Review: Men Who Hate Women by Laura Bates

 


Title: Men Who Hate Women: From Incels to Pickup Artists: The Truth about Extreme Misogyny and How It Affects Us All

Author: Laura Bates

Published: 2nd March 2021, Sourcebooks

Status: Read March 2021 courtesy Sourcebooks/Netgalley

++++++

My Thoughts:

#NotAllMen they yell whenever a woman shares an encounter with an aggressive admirer, a handsy boss, a leering stranger, a violent rapist, a condescending colleague, an abusive partner. They are right, but there are definitely too many men, and their numbers don’t seem to be decreasing.

In Men Who Hate Women: From Incels to Pickup Artists: The Truth about Extreme Misogyny and How It Affects Us All, journalist Laura Bates investigates the online communities whose ideology centers around having power and control over women, how these affect society, and what can be done to change it moving forward.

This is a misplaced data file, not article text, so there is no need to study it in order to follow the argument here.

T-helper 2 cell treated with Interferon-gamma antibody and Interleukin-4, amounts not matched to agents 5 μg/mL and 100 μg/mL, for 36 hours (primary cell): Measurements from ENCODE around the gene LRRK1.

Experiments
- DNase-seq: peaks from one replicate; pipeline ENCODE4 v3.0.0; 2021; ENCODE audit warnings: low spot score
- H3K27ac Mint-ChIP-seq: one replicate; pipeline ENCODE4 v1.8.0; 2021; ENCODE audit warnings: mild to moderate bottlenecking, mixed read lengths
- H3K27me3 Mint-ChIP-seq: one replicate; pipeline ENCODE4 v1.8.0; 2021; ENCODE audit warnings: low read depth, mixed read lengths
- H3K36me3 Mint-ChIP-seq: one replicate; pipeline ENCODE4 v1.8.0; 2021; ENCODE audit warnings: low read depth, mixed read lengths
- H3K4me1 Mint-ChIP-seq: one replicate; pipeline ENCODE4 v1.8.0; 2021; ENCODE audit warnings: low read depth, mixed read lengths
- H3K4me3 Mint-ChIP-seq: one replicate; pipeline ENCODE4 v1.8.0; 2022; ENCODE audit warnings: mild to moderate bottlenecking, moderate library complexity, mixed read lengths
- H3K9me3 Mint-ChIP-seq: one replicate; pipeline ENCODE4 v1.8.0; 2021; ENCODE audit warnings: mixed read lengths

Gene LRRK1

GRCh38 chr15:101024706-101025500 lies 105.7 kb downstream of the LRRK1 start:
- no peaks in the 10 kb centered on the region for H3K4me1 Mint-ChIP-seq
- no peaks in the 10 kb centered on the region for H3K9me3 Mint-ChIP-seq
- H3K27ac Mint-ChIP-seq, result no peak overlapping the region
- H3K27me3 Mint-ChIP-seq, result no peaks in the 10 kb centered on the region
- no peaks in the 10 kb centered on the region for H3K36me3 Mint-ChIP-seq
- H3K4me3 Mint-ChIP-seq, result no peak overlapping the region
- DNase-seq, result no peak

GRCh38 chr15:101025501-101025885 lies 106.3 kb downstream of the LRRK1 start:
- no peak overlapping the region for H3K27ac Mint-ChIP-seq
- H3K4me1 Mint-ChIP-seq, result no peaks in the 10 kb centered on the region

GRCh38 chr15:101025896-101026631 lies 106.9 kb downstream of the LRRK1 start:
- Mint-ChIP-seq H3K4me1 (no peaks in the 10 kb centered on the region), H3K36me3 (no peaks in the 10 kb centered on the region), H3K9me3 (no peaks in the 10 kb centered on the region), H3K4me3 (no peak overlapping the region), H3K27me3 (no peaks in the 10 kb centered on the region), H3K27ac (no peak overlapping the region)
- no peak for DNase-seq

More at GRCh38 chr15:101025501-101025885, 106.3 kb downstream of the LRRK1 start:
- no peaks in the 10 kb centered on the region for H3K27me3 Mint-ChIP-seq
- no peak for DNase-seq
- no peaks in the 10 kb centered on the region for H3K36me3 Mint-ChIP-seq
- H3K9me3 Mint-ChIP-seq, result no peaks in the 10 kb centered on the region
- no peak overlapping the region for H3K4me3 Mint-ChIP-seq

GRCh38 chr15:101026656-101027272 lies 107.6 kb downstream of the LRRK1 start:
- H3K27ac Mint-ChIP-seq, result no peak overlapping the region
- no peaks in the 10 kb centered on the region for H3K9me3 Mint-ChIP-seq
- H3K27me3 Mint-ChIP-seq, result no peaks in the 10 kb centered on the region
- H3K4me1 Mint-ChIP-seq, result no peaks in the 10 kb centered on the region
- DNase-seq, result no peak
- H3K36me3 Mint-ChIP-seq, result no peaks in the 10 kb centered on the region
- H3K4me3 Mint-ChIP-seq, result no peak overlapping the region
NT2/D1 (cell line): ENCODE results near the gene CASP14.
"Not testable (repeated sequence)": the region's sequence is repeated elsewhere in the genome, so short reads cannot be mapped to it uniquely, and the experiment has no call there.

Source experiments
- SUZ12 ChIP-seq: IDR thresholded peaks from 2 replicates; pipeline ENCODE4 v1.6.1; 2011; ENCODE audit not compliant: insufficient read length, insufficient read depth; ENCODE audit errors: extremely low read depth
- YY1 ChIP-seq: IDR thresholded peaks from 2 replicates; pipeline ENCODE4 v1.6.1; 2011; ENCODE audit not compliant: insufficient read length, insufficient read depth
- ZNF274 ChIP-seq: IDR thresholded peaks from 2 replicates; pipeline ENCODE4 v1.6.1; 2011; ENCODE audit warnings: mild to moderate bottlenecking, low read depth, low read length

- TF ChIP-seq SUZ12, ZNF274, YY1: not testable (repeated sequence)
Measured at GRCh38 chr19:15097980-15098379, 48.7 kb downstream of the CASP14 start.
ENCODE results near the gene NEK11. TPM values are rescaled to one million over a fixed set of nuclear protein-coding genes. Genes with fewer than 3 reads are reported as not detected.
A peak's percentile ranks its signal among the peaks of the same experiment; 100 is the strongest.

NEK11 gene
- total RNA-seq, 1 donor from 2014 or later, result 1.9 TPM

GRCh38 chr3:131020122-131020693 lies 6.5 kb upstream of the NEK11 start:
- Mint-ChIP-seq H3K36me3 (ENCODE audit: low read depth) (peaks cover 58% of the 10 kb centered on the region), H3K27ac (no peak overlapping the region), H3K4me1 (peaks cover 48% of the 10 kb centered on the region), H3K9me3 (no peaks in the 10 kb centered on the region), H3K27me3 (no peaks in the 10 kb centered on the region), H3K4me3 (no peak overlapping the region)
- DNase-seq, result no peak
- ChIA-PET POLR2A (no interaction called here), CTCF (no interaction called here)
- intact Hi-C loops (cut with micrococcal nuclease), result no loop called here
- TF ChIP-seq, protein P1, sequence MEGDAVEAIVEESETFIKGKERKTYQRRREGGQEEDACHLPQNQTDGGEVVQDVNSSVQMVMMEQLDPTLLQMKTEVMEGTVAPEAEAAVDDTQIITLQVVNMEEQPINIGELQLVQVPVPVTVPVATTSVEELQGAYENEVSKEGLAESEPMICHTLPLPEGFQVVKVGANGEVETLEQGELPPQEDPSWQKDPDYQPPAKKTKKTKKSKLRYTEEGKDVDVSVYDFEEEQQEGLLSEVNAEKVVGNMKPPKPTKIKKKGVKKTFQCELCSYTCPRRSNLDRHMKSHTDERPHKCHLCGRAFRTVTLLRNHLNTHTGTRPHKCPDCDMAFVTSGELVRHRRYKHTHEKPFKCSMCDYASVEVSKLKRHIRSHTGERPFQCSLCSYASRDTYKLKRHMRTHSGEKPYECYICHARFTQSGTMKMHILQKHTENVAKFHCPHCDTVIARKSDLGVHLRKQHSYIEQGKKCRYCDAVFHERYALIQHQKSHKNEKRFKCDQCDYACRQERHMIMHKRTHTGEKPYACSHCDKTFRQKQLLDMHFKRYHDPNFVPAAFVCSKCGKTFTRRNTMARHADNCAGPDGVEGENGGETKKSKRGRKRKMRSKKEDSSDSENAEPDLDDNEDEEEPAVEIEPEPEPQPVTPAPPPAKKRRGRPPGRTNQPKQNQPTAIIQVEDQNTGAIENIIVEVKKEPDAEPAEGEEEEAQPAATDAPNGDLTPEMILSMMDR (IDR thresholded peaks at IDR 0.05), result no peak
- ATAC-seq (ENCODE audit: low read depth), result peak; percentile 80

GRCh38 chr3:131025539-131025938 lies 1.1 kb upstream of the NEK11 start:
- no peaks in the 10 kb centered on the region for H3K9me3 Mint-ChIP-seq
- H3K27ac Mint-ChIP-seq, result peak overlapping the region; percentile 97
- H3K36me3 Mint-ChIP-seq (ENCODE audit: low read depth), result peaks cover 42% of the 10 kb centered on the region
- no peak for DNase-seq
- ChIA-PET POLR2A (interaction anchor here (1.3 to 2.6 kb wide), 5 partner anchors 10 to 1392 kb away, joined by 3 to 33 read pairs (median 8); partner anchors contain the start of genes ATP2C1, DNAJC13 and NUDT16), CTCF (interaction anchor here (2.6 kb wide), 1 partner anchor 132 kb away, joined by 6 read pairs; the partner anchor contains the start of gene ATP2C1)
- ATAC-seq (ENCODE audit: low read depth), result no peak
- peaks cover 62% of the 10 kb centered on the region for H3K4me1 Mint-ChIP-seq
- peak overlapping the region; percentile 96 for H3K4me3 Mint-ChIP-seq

Whilst incels (Involuntary celibates) beg for sex on demand, pickup artists (PUA) deploy predatory “gaming” tactics, Men Going Their Own Way (MGTOW) choose to eschew relationships with women altogether, and Men’s Rights Activists (MRA/MRM) insist women return their stolen power, there remains a wide range of common ideas and tactics underpinning what Bates terms ‘manosphere’ communities.

As ‘Alex’, a lonely young man, she allowed herself to be recruited into an online world in which nothing was his fault, in which he was an aggrieved martyr, not the privileged loser he felt society painted him as. And the cause of all his woes? Women. ‘Foids’ that won’t sleep with him, ‘sluts’ who say no when they really mean yes, ‘nags’ who sap their energy, ‘feminazi’s’ who want to rule the world.